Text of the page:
Unlike the several Republican-led states who have passed bills targeting and banning trans girls from girls’ sports this year, North Carolina has decided not to move ahead on its similar bill. The stated reason? It’s not an actual problem that legislators need to address, and a total waste of time. Congratulations to North Carolina’s Republicans on acknowledging reality, for once!
In announcing that the bill was dead, the state’s Republican House Speaker Tim Moore admitted that it was being killed because it was an absolutely unnecessary piece of legislation. Via the News & Observer, emphasis my own:
Moore said what actually took place behind the scenes is that legislative staffers reached out to sports regulatory organizations to find out how large of a problem North Carolinians had with having transgender females playing on female sports teams.
Moore said they found no complaints.
“We had no examples of where this is really a problem and I’m a believer that you shouldn’t pass legislation unless there’s a problem you’re trying to address,” Moore said. “I mean, obviously, these things can spin up and get really controversial and all of that so you know before you go down that road, there needs to be, I would say, an articulated problem.”
Moore said when talking with the bill sponsors they confirmed they hadn’t had complaints from anyone.
It’s been obvious from the beginning that these bills create solutions to issues that don’t exist and are part of a cruel effort to legislate trans youth out of public life. In March, the Associated Press asked legislators sponsoring these bans to cite actual examples of trans girls competing in girls’ sports in their states. As the AP noted, “in almost every case, sponsors cannot cite a single instance in their own state or region where such participation has caused problems.”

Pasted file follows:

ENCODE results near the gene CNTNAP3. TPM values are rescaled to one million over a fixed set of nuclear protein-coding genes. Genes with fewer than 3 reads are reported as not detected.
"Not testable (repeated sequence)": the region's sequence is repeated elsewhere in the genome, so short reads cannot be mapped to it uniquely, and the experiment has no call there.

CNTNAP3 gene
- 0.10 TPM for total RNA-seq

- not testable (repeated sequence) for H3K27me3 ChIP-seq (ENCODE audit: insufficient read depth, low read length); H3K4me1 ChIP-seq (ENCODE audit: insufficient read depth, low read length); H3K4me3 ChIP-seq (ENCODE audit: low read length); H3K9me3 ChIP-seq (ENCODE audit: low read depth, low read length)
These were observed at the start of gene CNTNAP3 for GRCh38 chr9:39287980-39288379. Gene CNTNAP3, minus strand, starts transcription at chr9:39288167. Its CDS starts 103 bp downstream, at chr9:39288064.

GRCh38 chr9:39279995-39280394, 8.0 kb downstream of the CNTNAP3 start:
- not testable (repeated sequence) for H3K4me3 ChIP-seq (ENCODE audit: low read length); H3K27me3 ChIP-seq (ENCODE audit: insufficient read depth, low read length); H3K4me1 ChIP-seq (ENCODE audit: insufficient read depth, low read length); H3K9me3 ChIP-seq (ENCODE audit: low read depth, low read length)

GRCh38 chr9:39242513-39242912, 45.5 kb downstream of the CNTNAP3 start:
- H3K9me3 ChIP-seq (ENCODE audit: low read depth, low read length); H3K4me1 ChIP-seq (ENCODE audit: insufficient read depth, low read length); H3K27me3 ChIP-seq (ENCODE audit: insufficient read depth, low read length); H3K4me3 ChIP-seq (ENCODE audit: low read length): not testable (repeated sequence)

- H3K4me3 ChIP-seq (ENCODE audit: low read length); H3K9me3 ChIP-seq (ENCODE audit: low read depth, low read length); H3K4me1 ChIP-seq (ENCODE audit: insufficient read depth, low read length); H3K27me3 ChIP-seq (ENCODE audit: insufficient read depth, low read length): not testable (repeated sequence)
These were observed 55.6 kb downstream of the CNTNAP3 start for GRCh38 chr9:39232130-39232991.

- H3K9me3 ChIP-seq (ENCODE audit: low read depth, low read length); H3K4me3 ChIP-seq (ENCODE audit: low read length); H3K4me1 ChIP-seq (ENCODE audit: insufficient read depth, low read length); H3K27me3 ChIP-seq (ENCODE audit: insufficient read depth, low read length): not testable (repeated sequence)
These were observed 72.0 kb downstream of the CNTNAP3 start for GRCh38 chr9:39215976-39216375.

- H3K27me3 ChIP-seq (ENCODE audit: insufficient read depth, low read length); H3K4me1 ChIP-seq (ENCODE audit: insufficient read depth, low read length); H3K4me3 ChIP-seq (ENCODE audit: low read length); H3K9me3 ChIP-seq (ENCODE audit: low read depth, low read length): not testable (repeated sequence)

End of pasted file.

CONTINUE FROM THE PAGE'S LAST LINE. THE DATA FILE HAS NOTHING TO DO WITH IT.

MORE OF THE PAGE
Take, for example, the case of West Virginia, where Republican Governor Jim Justice on Wednesday signed the state’s discriminatory ban into law. On Friday morning, he admitted in an interview with MSNBC’s Stephanie Ruhle that it’s also a nonexistent issue in his state. “I can’t really tell you one,” he admitted.
That reality hasn’t stopped several states from pushing and passing a version of these discriminatory bills, as well as bills banning gender-affirming care for youth—bans that have led some families with trans children to consider fleeing their states.
While Moore didn’t bring up the aftermath of the passage of HB2, North Carolina’s discriminatory bathroom bill, as another reason why the House has killed the bill, it’s hard to imagine that wasn’t on his and other legislators’ minds. And he acknowledged that, as the News & Observer wrote, “the possibility of Title IX violations” also played a role in the decision to table the bill.